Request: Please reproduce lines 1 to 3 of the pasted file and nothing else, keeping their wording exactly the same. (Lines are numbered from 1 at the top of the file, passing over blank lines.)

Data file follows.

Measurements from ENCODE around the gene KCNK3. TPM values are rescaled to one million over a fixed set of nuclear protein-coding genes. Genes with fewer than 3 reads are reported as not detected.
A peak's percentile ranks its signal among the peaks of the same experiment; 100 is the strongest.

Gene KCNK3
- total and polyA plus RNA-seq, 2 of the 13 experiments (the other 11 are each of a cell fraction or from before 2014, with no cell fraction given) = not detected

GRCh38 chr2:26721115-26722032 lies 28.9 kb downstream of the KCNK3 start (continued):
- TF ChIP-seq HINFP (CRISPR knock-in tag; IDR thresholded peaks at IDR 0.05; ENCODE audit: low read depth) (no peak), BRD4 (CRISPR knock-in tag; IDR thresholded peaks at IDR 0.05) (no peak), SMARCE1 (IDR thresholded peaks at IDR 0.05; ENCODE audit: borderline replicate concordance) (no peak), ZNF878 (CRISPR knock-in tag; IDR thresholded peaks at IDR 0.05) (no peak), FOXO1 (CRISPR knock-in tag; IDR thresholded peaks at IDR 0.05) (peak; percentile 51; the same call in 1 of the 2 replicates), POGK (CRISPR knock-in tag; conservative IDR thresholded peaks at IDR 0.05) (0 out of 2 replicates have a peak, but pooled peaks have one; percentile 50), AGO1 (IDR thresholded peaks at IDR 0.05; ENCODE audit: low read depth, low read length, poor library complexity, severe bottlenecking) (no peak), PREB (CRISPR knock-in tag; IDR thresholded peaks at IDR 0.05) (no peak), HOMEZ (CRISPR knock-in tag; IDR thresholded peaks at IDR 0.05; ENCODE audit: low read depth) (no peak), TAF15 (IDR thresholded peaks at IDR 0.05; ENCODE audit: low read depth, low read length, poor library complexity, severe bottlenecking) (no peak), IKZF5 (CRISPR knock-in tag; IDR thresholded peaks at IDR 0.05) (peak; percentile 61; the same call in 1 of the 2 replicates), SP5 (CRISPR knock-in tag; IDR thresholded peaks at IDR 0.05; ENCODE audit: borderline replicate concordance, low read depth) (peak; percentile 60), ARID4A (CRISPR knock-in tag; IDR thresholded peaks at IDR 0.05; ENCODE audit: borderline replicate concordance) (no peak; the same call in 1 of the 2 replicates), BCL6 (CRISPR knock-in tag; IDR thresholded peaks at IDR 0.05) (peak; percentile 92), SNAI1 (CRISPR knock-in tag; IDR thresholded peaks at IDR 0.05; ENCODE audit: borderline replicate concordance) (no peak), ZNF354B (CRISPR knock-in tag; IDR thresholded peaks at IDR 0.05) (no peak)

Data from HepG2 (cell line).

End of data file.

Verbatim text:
Measurements from ENCODE around the gene KCNK3. TPM values are rescaled to one million over a fixed set of nuclear protein-coding genes. Genes with fewer than 3 reads are reported as not detected.
A peak's percentile ranks its signal among the peaks of the same experiment; 100 is the strongest.

Gene KCNK3